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Grapeseed Oil

After grapes have been pressed for wine, they leave a residue call the "pomace", which is the seeds, the skin and the stems. Sometimes this is used for making Grappa with; othertimes, it can be used for making oil with. The oil is pressed from the seeds, which constitute sometimes 30 to 40% of the pomace, depending on the grape that was pressed for wine.

Most brands have a very neutral flavour, but you can buy some that have a subtle grapey taste and aroma.

It has a relatively high smoke point of 400 F (205 C.)

Most Grapeseed Oil comes from France, Italy and Switzerland. It is now also being made in America and in small amounts in the Niagara Peninsula in Ontario, Canada.

Cooking Tips

Makes good mayonnaise.


8% saturated fat -- higher than canola, but still half that of olive oil. If the Grapeseed Oil is cold-pressed and not refined, it is very high in anti-oxidants. High in Vitamin E.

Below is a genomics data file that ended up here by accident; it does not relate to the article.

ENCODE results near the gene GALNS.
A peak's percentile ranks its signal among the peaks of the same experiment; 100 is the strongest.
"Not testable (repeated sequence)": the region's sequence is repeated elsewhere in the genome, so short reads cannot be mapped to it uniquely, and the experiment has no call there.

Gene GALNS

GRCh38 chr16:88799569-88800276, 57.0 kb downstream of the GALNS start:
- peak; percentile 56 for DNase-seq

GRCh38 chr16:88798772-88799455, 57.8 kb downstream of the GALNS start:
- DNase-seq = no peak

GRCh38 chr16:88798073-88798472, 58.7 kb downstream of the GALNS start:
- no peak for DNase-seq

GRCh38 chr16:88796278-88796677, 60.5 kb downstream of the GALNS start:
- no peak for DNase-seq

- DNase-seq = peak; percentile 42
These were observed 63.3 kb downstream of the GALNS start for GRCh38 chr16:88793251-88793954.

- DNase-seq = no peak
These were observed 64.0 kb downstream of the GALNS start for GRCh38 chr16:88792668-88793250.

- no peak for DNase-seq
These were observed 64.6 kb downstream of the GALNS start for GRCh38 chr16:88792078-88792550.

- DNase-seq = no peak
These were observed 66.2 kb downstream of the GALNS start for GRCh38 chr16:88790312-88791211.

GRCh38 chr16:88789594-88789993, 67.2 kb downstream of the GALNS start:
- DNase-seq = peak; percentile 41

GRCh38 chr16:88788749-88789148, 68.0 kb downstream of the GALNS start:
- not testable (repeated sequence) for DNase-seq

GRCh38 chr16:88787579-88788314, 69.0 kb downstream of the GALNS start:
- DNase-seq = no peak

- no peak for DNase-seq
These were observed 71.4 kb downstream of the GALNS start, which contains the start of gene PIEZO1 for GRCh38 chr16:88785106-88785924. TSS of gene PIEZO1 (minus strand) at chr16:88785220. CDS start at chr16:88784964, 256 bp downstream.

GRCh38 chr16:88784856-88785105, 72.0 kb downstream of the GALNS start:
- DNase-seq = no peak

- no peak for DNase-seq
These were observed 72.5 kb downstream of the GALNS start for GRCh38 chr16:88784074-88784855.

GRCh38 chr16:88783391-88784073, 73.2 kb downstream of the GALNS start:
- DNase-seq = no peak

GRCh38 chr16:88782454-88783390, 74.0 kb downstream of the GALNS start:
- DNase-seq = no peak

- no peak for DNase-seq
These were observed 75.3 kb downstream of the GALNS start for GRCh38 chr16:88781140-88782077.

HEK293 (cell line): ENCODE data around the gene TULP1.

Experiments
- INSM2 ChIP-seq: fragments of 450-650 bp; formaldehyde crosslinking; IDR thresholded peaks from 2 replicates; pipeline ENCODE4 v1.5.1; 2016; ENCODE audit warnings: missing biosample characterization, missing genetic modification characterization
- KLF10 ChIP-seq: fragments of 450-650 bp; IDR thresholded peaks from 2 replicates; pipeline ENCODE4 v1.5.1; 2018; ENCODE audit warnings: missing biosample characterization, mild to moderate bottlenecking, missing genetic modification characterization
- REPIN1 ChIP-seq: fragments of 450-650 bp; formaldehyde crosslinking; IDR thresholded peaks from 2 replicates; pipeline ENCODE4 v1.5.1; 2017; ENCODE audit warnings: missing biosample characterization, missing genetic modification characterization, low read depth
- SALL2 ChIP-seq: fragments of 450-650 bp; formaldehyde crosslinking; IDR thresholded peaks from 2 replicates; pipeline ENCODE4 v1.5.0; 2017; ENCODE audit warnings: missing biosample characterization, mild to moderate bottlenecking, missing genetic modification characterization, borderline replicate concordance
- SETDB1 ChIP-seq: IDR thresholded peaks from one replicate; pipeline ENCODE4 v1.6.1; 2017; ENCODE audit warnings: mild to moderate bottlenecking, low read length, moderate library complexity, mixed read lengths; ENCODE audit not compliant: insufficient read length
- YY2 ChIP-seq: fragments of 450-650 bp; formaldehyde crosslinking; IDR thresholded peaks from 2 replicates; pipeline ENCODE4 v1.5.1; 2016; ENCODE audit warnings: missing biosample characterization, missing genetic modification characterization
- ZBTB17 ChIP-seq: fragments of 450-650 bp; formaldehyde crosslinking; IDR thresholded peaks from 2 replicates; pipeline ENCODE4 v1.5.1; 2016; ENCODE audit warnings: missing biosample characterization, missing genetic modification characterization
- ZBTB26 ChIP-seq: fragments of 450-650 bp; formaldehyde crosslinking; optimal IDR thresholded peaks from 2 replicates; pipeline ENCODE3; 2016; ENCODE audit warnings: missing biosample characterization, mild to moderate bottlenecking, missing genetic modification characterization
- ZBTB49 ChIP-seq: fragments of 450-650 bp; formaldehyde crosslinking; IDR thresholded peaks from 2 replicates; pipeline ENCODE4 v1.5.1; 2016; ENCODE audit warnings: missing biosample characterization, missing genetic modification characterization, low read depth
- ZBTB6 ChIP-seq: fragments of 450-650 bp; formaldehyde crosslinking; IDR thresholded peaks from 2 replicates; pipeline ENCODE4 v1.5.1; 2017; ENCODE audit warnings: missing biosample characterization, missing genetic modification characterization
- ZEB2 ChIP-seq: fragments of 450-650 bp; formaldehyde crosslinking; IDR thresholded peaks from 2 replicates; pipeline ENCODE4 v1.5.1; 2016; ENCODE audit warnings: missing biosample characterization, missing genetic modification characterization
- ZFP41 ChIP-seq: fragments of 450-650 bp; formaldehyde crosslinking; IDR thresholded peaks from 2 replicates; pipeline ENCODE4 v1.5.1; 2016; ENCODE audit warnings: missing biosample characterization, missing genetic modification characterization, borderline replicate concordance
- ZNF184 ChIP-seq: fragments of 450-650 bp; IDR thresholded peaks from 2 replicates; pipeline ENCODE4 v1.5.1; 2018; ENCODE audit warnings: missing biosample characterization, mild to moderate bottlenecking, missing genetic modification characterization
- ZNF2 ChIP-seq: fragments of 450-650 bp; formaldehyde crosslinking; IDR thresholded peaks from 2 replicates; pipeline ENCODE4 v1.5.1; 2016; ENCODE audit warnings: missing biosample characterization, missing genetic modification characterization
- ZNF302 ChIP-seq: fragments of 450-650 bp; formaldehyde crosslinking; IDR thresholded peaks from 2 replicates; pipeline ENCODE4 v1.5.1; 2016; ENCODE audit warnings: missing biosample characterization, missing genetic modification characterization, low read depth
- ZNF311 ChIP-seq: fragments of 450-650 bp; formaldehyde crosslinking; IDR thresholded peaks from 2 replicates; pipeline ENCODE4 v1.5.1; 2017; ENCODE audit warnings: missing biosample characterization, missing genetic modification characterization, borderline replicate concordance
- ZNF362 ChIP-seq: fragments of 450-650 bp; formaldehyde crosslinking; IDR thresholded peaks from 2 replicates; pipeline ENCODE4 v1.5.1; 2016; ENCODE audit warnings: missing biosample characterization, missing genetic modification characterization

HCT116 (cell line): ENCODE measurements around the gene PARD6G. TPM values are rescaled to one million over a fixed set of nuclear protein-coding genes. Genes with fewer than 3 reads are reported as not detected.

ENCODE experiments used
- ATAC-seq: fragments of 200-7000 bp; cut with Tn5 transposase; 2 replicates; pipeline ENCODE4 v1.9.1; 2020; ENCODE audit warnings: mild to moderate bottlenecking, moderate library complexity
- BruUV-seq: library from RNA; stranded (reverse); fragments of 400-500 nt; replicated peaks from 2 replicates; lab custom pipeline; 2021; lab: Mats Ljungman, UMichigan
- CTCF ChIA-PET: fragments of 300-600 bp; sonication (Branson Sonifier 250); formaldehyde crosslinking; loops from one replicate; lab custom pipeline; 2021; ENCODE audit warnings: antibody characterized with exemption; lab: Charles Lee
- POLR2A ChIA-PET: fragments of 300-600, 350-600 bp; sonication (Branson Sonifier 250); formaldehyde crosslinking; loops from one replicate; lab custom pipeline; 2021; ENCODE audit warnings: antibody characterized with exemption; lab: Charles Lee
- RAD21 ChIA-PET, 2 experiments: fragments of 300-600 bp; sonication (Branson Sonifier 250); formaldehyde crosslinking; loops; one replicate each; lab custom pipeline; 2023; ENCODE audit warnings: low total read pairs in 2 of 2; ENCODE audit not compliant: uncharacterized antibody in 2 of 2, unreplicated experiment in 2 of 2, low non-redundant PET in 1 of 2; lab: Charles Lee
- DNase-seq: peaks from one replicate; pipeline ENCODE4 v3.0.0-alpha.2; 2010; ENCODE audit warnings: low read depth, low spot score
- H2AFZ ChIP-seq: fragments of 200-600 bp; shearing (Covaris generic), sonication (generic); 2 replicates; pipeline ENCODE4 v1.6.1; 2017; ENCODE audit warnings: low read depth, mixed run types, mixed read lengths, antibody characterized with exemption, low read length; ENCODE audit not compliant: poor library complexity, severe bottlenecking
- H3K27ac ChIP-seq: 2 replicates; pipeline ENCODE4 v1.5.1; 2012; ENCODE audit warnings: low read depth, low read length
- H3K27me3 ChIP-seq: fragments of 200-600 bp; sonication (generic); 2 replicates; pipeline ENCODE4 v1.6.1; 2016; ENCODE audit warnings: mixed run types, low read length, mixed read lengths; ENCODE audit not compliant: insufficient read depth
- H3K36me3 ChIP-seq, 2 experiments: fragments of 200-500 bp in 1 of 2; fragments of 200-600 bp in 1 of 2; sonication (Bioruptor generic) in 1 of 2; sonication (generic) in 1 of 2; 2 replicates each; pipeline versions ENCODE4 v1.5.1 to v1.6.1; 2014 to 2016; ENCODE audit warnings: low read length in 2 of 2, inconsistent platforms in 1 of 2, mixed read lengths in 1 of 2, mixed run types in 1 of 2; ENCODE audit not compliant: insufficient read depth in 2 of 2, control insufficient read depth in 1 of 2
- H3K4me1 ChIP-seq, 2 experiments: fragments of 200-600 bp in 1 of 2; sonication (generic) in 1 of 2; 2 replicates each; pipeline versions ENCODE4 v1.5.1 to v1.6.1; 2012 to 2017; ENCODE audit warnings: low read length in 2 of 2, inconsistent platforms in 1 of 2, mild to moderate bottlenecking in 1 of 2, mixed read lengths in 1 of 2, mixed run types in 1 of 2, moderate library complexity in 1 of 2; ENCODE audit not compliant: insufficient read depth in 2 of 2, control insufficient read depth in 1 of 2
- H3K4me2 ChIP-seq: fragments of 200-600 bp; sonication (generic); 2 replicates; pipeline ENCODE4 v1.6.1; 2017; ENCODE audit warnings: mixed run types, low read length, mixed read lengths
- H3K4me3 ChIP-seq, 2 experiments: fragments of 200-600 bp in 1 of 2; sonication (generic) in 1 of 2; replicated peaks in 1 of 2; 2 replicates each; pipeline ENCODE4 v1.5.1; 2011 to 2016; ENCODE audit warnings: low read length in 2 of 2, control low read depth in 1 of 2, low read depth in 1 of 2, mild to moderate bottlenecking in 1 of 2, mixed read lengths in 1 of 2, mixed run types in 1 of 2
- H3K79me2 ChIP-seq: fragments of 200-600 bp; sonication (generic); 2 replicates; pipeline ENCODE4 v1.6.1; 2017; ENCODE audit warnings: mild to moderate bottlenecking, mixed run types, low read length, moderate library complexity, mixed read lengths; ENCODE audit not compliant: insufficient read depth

See also:

Seed Oils

Achiote Oil; Canola Oil; Cottonseed Oil; Flax Oil; Grapeseed Oil; Mustard Oil; Pumpkin Oil; Safflower Oil; Sesame Oil; Sunflower Oil

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Also called:

Ggrape-stone Oil; Huile de pépins de raisin (French); Traubenkernöl (German); Olio di vinacciolo (Italian); Aceite de pepitas de uva (Spanish)


Oulton, Randal. "Grapeseed Oil." CooksInfo.com. Published 16 November 2003; revised 07 November 2007. Web. Accessed 03/19/2018. <http://www.cooksinfo.com/grapeseed-oil>.

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